History's on the hoof in Florida cattle drive : State's livestock heritage is on display during a 65-mile horse-and-wagon trek past palms and through marshy lowlands.


By the time the sable palm trees poked through the early fog, the whistles and cracking whips of the circling riders had shaped the wide-eyed cows into a herd. When the trail boss said 'Go!' the gate was flung open. What lay ahead was history.

This week, several hundred people on horseback and in mule-drawn wagons are making a rugged, 65-mile pilgrimage into the past--re-creating a trail drive of the type once commonplace in Florida a couple hundred years before anyone even thought of linking the words "wild" and "west." In celebration of the state's sesquicentennial, cow hunters--as cowboys were called here--are driving more than 900 head of cracker-type cattle from a ranch just west of here to fairgrounds in Kissimmee, Fla.

The event is rich in trail dust and symbolism. The cattle, loaned by ranchers around the state, are descendants of the small, hardy breed introduced to Florida by Spanish explorers in the 16th century. The drive crosses miles of open range in the south-central section of the state, still thick with prickly palmetto bush, moss-draped live oaks and marshy lowlands.

Most of the Great Florida Cattle Drive '95 runs over private land, including hunting preserves where wild boar, deer and alligators thrive. But on Saturday morning, at trail's end, the cattle will be herded across busy U.S. 192, a main road into a better-known symbol of Florida: Walt Disney World. "We're going right through suburbia," says Kelley Thomason of the Kissimmee-St. Cloud Visitors and Convention Bureau, one of the event's sponsors.

The cow hunters driving the cattle are expert riders nominated by the cattlemen's associations in each of Florida's 67 counties. The journey averages 10 miles a day, and at night the cows are penned in prearranged locations, where the cow hunters set up camp.

Trailing the herd is a mile-long retinue of more than 30 wagons and about 400 horseback riders, ranging from rodeo-seasoned 10-year-olds like Justin Sayoc to self-described "city slickers" like Michael Rudd, 35, a Miami attorney who says he had spent a total of five hours on a horse, lifetime. He got more than that on his first day in the saddle Monday.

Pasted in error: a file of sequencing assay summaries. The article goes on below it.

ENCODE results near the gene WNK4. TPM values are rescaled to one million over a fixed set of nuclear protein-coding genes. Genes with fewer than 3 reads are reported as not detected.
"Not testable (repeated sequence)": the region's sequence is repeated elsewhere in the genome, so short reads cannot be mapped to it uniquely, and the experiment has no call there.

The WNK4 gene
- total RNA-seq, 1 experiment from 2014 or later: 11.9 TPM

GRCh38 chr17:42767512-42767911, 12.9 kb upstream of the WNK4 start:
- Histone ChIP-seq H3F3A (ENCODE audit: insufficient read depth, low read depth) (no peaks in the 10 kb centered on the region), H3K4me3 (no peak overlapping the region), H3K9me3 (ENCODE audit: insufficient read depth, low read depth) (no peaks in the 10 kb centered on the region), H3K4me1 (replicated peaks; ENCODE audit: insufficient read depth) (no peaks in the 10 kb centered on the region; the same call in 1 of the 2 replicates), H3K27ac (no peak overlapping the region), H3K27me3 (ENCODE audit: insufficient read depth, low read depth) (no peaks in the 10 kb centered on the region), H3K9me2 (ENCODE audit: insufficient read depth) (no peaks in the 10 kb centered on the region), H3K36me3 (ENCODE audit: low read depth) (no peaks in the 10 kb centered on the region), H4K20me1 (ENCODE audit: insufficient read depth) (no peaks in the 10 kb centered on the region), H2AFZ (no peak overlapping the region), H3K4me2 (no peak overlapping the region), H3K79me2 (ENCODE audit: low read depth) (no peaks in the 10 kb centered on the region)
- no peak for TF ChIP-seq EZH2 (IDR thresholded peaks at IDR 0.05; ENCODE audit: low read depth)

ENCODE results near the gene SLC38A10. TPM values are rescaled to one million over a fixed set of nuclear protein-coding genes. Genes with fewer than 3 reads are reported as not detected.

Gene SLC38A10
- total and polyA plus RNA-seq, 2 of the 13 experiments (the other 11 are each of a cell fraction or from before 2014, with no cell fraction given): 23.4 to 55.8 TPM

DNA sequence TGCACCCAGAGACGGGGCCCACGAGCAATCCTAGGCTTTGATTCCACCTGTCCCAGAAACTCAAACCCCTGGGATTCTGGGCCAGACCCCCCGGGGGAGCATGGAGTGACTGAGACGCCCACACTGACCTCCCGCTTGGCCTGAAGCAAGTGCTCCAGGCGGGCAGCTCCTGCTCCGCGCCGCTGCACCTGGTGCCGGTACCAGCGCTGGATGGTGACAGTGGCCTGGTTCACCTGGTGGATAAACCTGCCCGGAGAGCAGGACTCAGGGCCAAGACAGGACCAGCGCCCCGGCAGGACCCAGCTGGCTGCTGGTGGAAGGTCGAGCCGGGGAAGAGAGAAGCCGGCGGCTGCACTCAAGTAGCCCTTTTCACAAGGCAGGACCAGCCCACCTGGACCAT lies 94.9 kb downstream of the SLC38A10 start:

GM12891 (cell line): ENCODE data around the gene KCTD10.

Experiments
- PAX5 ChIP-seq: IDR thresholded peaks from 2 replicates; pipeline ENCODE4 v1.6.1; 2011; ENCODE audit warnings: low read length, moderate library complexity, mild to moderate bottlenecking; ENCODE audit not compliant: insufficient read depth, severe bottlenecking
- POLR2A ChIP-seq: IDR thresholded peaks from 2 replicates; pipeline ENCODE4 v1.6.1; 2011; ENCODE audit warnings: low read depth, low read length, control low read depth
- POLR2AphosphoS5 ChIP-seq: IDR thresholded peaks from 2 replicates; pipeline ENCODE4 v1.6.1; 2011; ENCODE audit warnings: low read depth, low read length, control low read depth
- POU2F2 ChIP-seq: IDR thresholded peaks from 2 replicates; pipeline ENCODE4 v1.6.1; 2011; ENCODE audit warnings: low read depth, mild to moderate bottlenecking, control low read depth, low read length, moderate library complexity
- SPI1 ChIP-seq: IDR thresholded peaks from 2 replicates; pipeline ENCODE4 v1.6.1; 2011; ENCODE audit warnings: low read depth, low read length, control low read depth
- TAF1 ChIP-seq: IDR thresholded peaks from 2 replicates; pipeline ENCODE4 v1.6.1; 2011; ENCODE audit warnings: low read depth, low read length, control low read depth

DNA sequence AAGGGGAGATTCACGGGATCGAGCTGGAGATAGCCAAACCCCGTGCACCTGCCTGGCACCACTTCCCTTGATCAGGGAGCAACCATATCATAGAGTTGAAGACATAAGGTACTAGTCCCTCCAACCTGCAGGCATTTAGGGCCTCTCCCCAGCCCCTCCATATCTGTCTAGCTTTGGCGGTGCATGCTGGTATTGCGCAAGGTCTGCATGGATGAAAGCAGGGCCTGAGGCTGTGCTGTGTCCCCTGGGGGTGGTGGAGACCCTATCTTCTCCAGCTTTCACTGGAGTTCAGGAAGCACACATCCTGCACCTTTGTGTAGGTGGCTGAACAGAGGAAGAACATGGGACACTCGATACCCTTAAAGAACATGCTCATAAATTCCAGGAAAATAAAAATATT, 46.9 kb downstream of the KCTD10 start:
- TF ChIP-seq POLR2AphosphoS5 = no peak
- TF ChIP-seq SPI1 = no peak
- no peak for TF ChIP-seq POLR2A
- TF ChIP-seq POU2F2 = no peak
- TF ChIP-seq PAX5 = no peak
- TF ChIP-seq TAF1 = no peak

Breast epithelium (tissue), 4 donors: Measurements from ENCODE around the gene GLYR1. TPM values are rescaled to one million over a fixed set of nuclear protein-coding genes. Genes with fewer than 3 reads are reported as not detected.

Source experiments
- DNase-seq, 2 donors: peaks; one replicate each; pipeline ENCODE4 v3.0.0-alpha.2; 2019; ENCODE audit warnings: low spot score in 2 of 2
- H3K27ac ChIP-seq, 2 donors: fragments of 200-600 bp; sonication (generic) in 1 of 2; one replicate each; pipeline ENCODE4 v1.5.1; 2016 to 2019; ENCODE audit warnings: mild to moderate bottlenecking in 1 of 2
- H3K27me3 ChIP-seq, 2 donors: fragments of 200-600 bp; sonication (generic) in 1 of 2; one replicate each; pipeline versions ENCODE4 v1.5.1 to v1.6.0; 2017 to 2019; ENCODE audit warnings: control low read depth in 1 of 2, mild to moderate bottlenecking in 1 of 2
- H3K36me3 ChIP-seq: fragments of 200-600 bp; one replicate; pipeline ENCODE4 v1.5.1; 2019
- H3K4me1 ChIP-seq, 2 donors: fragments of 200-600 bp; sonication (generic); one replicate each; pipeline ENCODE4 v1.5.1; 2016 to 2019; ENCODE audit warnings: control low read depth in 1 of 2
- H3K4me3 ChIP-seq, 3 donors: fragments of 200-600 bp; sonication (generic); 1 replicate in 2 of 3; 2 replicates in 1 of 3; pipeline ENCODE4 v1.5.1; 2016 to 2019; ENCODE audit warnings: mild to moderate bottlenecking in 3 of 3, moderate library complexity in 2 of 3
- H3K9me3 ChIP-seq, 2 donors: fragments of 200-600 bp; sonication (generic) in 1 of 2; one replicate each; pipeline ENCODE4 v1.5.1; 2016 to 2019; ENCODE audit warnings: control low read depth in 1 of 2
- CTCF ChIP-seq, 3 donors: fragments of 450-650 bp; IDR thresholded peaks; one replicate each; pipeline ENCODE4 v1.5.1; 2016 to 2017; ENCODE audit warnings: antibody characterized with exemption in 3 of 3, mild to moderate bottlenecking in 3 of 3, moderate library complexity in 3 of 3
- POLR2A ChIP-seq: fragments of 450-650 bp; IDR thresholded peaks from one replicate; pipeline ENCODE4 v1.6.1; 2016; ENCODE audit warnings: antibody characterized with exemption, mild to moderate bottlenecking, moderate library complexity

Last year, Rudd said, he and his law partner went to Pamplona, Spain, for the running of the bulls and, while searching for the next thrill, heard about the cattle drive. "We thought it would be a hell of an adventure, a once-in-a-lifetime thing," he said. "And we know we're going to pay for this physically."

Many of the participants are dressed in authentic period costume; there are long dresses and lots of leather. And no blatantly modern touches are permitted--no Yankees ball caps or Calvin Klein T-shirts, for example.

But there are signs of the times, including two-way radios for the trail bosses, and more than a few riders who have cinched their cellular phones to their saddle.

All those who paid up to $250 for the privilege of days in the saddle, nights around the campfire and chuck wagon stew for dinner are people who love horses, history and the idea of an experience not likely to be offered again. "I know this 73-year-old butt of mine is going to feel it, but this just sounded like something I had to do," said Dick Ward, a retired grocer from Springfield, Ky., perched high on a borrowed mare.

Indeed, the first day, covering 14 miles, was a long one. After eight hours in the saddle, even those who make their living on horseback were in search of liniment and sympathy as the wagons were circled in a shady state park in Osceola County.

"I ride every day, but nothing like this," said cow hunter Kim Conaway, a rancher who lives near Daytona Beach in Volusia County. "This is a unique experience, which is why I and a lot of the boys are doing it. This is the way it used to be."

Until 1959, in fact, much of Florida was open range. And despite the state's modern image as a vacationland and retirement haven, beef production remains a major industry. Cecil A. Tucker II, 64, a retired farm supply merchant and history buff making the ride with his wife, Mart, said Florida's Spanish governors established a network of cattle-raising ranchos in the early 1600s.

By the 19th century, large cattle drives were routine in Florida.

In the 1930s, Tucker said, his father and his wife's father rode this range as tick eradication inspectors, "so this cattle drive gives us a glimpse of what it was like for them."

Along with marking the 150th anniversary of Florida's statehood, the drive was also designed to be educational. Each night historical pageants are played out around the campfire, and of course those along for the ride learn from experience. Erin Owings, 10, said her parents excused her from school in Ocala "because they figured I'd learn more here than in class. I've already learned that when you're sleeping outside, it's important not to roll off your air mattress. The ground is cold and hard."

Times researcher Anna M. Virtue in Miami contributed to this story.

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